HELPING OBESE PREGNANT WOMEN ACHIEVE HEALTHY WEIGHT GAIN: IS PROVIDER INTERVENTION FEASIBLE? Public Deposited

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  • March 21, 2019
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  • Marshburn, Mandy
    • Affiliation: School of Nursing
Abstract
  • Problem Statement: Obesity rates among reproductive aged women are steadily rising. Obesity has significant health implications for pregnant woman and their babies. Obese pregnant women are more likely to gain excessive weight during pregnancy, further increasing health risks. While it is not possible to reverse obesity during pregnancy, it is possible to prevent excessive weight gain. Individualized counseling about physical activity and nutrition given by the primary obstetrical provider is the most effective intervention in helping obese pregnant women achieve healthy gestational weight gain (GWG). Providers may not find it feasible to offer individualized counseling when prenatal care visits are restricted to 10-15 minutes. Purpose: The purpose of this DNP Project was to assess the feasibility of implementing the Clinician Lead Intervention of Daily Physical Activity and Healthy Eating (CINDHE) within a prenatal clinic in which a Certified Nurse Midwife (CNM) provides individual care for low-risk pregnant women. CINDHE is an evidence-based lifestyle intervention to assist obese pregnant women achieve healthy gestational weight gain. Methods: Participants were given Fitbit activity trackers to track daily physical activity and nutrition data was obtained by having participants complete a nutrition survey at each prenatal visit. Physical activity and nutrition data were reviewed and individualized counseling on diet and nutrition was given during each visit. Feasibility of implementation was assessed by tracking time spent with patients in the exam room and weekly transcribed voice memos recorded by the CNM. The effectiveness of the intervention was assessed by GWG, physical activity, and nutrition compared with historic matched cases. Analysis: Descriptive data analyses and correlations were translated conservatively, taking into consideration the small sample size and study design. Descriptive statistics were used to calculate results of quantitative data (time of visits, weight gain, physical activity, nutrition). Qualitative data (provider perception and patient satisfaction) were coded, organized into common themes, and placed into table format to translate results. Results: CINDHE proved feasible to implement. Data demonstrated that the intervention was effective in achieving healthy GWG. Participants demonstrated the ability to increase physical activity levels and make healthy food choices.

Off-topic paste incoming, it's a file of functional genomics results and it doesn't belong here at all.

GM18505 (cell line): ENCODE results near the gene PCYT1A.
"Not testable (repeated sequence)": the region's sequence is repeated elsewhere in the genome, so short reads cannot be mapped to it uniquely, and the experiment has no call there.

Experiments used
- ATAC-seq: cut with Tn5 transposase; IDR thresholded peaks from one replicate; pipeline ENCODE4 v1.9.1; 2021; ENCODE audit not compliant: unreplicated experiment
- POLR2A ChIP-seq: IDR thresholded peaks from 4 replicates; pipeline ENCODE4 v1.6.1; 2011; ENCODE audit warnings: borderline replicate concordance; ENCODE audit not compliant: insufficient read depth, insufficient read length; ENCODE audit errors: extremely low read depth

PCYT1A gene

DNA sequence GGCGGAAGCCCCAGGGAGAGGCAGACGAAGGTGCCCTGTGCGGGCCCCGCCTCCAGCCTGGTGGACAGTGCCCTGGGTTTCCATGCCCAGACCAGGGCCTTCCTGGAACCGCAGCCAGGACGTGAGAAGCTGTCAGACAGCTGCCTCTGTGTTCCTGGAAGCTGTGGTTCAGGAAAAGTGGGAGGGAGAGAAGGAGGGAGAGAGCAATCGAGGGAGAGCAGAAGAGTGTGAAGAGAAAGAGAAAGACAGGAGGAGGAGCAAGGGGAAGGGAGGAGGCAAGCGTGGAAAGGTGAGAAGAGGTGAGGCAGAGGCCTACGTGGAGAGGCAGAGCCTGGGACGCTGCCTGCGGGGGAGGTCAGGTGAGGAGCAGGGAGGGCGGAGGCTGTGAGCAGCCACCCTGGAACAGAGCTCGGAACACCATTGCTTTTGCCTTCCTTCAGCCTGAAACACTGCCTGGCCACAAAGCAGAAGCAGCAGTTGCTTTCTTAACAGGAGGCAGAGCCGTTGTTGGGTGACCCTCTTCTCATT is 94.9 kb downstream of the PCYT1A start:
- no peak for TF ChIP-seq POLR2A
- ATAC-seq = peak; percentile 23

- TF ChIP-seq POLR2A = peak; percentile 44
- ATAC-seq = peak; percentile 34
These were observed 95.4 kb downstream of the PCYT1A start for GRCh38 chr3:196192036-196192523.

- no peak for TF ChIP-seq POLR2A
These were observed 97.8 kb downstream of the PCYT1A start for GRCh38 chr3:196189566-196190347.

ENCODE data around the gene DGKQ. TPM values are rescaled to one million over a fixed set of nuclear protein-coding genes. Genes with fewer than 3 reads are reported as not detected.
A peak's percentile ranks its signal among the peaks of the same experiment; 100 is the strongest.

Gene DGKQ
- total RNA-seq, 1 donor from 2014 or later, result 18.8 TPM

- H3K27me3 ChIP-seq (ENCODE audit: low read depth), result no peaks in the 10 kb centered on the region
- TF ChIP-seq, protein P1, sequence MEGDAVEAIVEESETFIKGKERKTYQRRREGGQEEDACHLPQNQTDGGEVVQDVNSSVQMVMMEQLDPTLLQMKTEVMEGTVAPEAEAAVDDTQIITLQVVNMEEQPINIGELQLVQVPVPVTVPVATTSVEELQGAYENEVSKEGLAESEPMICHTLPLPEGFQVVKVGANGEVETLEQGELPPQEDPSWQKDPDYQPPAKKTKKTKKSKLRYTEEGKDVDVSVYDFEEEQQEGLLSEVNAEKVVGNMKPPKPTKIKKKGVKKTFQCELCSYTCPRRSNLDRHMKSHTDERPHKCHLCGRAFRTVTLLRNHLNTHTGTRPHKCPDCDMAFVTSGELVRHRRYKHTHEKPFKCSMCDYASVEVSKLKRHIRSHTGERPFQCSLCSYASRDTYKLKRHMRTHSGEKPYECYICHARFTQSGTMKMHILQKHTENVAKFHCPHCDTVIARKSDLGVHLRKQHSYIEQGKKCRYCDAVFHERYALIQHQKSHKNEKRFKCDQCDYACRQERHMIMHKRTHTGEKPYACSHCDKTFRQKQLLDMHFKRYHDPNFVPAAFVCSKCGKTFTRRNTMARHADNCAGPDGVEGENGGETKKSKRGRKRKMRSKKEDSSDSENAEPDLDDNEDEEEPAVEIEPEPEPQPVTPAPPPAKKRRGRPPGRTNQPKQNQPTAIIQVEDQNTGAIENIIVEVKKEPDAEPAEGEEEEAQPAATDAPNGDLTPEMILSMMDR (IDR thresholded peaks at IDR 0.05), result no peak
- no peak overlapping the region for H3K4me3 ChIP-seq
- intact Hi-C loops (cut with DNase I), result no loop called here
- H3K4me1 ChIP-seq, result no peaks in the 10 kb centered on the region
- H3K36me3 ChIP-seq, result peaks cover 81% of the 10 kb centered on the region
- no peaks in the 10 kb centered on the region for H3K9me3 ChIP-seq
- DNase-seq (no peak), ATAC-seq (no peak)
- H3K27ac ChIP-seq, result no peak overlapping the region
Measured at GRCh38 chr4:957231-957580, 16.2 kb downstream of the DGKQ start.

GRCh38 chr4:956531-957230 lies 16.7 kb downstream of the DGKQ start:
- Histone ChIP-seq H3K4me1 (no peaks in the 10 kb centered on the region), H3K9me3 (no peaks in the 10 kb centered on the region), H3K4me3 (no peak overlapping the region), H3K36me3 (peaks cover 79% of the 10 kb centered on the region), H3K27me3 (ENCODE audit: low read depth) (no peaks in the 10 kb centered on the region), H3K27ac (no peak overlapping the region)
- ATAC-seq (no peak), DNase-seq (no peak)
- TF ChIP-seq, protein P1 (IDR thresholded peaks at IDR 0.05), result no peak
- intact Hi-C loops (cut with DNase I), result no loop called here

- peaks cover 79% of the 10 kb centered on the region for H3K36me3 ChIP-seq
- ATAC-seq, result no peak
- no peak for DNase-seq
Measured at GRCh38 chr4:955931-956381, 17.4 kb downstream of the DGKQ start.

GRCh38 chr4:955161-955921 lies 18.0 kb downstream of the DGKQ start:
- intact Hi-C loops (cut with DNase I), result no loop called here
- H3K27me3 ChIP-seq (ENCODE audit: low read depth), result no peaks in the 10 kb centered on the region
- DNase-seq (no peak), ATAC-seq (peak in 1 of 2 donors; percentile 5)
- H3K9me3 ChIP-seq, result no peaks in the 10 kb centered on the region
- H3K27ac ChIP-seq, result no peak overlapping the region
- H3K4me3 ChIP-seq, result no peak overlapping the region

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  • In Copyright
Advisor
  • Yeo, SeonAe
  • Leeman, Jennifer
  • Belch, Jeremy
Degree granting institution
  • University of North Carolina at Chapel Hill Graduate School
Graduation year
  • 2017
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